Director Kyoko Miyake talks Tokyo Idols, how the girls stay safe, and how the inherent sexism in this subculture isn’t that different from life in the West.
Kyoko Miyake’s Tokyo Idols gets under your skin. The film examines the objectification of “Tokyo Idols”: young Japanese girls who are pop singers in girl groups. The most well known Tokyo Idols are a group called AKB148, which splits girls into different teams; in total, there are around 127 members each year.
Tokyo Idols are accessible pop stars who dress like school girls, with puffy short skirts and their hair in cutsy pigtails. Bizarrely, the majority of their fanbase are men in their early 40s. After their shows, they hold meet and greet events, “hand-shake events”, where fans can talk to them. In Japanese culture, the handshake is seen as an erotic gesture, which makes this fertile ground for sexually exploiting young girls. Nevertheless, the film shows that being a Tokyo Idol can actually be empowering. Kyoko’s prime example is Rio, a pop singer who had full agency over her choice to become an idol and pursue a career in music.
I talked to Kyoko about the Tokyo Idol subculture, how the girls stay safe, and how the sexism inherent in the Tokyo Idol culture isn’t that different from life in the West.
The Seventh Row (7R): What is a “Tokyo Idol”?
Kyoko Miyake (KM): It’s a cultural phenomenon, but it goes much deeper than that. It symbolises everything that made me uncomfortable being a woman in Japan. I remembered how awkward I felt growing up in Japan, as a girl. Whenever I wasn’t acting or being cute, people took it as a sign of defiance. [This] became very confusing. My personal starting point was this feeling, “Why do we always have to look cute, innocent, inexperienced, and immature? These are the only qualities that people [in Japan] admire in girls. How can you ever get independent [and] be strong?”Tokyo Idols symbolise everything that made me uncomfortable being a woman in Japan.Click To Tweet
It started about 10 or 12 years ago with this [popular] band called AKB48. They were formed in 2006 or 2007. The whole point is that you can meet them, shake their hands, [and] you can talk to them. They are not these big stars that you can only admire on stage or on TV. No one was in it for the money. Not many people were making money. The parents were actually losing money [by] investing in their kid’s future. The most typical fan would be 42-year-old single man, who tends to be an obsessive type.
7R: How did you get interested in making a film about this phenomenon?
KM: I’ve been living away from Japan for the last 15 years, but I’m still there all the time. During one of my visits back home, I was watching TV, and I saw this red flashing sign, “Breaking News”. I thought it might be something about North Korea or the Middle East. It was about this idol girl graduating from AKB48, [which was] the biggest news for several days. I [thought], “What is happening here?” I also started to noticed in The Mainichi newspaper, which is like our New York Times: every year, they ran a series of articles [with] election predictions running up to the elections of AKB48. They had four or five experts on a panel to discuss who may do better this year. This is a progressive leftist daily [paper] that is running this series. It’s not just a niche thing.it’s mainstream culture [in Japan].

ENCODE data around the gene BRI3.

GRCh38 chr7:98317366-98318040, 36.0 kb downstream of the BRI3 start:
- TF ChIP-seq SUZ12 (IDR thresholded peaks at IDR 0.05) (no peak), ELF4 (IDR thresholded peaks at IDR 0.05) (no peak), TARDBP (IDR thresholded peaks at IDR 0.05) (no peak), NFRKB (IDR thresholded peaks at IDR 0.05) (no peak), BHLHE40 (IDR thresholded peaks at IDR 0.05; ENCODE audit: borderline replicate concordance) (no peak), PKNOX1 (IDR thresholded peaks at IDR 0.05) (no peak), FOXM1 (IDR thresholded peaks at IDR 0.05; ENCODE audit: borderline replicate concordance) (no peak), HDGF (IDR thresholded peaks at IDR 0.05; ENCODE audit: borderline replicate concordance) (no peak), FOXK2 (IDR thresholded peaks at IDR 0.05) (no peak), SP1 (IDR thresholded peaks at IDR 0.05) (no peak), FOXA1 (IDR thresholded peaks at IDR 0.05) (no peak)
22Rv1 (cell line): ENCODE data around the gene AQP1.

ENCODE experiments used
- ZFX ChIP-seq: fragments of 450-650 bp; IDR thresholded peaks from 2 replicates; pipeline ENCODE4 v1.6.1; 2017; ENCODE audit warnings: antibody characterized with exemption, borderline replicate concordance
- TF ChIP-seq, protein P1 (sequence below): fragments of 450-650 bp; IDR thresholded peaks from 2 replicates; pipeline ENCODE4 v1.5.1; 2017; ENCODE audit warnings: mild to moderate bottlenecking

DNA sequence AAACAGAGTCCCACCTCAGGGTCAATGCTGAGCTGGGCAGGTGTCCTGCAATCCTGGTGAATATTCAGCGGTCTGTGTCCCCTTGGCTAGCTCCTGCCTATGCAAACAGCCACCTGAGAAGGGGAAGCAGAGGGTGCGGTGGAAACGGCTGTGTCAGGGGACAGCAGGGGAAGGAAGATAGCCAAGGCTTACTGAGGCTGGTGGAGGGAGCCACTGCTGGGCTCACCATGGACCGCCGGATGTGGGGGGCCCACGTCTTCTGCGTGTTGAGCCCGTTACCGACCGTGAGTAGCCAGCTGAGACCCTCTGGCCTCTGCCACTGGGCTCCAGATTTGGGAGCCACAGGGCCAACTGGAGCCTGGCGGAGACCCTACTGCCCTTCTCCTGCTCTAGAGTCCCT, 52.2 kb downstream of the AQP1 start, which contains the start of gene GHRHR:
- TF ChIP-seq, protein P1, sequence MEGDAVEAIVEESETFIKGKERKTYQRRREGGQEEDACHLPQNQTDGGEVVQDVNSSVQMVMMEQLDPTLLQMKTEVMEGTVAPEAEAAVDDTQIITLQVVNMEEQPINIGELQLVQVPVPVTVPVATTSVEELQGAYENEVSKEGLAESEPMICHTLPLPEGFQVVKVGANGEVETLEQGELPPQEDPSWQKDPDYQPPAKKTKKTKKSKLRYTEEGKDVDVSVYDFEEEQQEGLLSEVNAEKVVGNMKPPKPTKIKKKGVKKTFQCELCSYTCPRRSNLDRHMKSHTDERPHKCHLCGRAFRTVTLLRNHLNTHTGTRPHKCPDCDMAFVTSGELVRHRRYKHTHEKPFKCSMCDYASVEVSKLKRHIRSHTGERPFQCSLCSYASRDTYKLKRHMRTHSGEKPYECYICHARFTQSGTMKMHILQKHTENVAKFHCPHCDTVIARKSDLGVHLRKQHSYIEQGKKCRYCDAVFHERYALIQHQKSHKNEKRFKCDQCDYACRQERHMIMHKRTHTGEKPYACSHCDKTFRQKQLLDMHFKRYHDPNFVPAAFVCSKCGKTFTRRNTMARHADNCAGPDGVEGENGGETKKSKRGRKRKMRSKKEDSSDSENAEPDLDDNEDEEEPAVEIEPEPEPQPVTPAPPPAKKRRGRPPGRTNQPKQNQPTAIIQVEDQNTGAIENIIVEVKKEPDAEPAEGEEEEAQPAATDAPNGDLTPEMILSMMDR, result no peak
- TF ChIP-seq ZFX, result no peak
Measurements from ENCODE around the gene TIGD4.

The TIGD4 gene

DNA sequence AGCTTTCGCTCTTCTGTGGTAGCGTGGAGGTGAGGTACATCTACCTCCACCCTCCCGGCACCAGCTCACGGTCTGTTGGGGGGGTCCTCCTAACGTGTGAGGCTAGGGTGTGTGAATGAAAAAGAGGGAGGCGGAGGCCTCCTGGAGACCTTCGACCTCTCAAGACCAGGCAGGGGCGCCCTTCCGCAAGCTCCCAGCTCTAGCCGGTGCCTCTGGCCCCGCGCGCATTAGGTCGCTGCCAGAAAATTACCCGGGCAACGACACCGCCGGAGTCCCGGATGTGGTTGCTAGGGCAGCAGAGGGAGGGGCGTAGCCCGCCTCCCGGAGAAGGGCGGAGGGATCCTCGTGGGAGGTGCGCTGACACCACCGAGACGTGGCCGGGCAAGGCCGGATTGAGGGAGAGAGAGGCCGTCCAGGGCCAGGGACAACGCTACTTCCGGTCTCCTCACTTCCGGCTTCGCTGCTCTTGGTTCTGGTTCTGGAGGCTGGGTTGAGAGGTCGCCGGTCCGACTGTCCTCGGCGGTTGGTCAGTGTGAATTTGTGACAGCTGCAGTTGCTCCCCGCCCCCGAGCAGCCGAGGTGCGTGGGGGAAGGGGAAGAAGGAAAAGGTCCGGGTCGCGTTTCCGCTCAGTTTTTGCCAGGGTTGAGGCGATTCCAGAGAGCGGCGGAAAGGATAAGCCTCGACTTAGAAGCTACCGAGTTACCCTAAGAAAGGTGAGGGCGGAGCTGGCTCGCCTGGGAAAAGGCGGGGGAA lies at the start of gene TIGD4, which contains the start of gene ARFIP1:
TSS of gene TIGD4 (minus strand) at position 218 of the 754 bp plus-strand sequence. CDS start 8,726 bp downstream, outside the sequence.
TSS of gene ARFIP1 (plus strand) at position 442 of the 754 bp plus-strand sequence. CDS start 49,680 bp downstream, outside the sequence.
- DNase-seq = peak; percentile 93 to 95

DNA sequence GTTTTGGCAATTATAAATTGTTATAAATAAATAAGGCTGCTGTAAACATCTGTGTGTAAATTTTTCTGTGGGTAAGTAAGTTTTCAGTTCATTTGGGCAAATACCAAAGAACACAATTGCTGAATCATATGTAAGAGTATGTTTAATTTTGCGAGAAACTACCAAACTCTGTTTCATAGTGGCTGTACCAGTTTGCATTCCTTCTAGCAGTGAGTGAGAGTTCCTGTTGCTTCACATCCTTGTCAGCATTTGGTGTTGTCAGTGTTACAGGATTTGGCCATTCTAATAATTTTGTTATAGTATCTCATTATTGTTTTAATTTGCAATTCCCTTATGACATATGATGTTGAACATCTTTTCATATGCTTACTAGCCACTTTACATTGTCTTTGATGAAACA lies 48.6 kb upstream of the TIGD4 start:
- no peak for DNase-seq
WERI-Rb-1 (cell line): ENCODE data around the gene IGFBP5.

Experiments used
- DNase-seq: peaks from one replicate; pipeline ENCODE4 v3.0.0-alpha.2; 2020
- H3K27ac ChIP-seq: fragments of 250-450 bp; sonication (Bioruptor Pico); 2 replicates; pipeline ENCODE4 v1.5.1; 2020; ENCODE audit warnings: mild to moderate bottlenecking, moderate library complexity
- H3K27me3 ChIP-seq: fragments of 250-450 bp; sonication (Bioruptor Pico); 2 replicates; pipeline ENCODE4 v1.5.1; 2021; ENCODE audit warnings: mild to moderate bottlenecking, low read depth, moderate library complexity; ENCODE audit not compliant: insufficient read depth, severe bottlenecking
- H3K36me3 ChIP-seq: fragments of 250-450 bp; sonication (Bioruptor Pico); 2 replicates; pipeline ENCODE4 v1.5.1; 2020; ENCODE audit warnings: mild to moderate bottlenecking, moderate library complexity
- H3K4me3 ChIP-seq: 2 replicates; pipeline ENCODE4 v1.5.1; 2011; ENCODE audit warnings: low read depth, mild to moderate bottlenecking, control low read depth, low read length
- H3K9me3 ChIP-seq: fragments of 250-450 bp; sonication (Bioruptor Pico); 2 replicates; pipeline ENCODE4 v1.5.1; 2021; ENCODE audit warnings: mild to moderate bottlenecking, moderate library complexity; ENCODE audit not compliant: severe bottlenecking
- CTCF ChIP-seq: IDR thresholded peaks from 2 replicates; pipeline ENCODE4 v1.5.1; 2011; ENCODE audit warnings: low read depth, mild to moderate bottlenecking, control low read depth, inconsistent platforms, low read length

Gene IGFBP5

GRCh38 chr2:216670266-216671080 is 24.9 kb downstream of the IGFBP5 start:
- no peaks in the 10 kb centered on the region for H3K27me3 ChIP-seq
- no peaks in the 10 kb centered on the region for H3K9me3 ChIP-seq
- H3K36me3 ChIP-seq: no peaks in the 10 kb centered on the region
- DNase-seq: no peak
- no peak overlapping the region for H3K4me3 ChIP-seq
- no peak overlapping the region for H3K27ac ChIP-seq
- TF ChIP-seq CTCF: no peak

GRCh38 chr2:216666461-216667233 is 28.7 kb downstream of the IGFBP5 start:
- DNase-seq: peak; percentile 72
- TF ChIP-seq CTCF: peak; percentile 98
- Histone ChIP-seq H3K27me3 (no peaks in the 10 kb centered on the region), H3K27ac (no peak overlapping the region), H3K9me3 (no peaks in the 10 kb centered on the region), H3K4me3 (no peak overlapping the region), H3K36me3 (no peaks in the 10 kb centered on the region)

7R: Where did you begin your research, and how did you find your subjects for the film?
KM: The idol culture uses the internet as their platform. Initial contact was not too hard. The harder part was to find somebody who would open up but also show aspects of their life that aren’t really pretty. We talked to underground idols, like Rio, but also bigger bands, more successful bands that often appear on TV.
We soon realized that the bigger the management, the more restrictive the access was. The managers would say, “Don’t film the girls when they don’t have perfect makeup on. Don’t film them eating these sweets.”We are trying to talk about objectification, but we are also in danger of objectifying them in our film.Click To Tweet
We wanted to explore was the objectification of these teenage girls. It’s hard for teenagers to articulate what they are feeling or thinking. We are trying to talk about objectification, but we are also in danger of objectifying them in our film.
An idol concert consists of 15–20 acts, each act lasting about 15 minutes. We were only allowed to film the underground band that we had permission for at a very small event. We saw Rio performing. Rio and her fans really stood out, but we weren’t allowed to talk to them.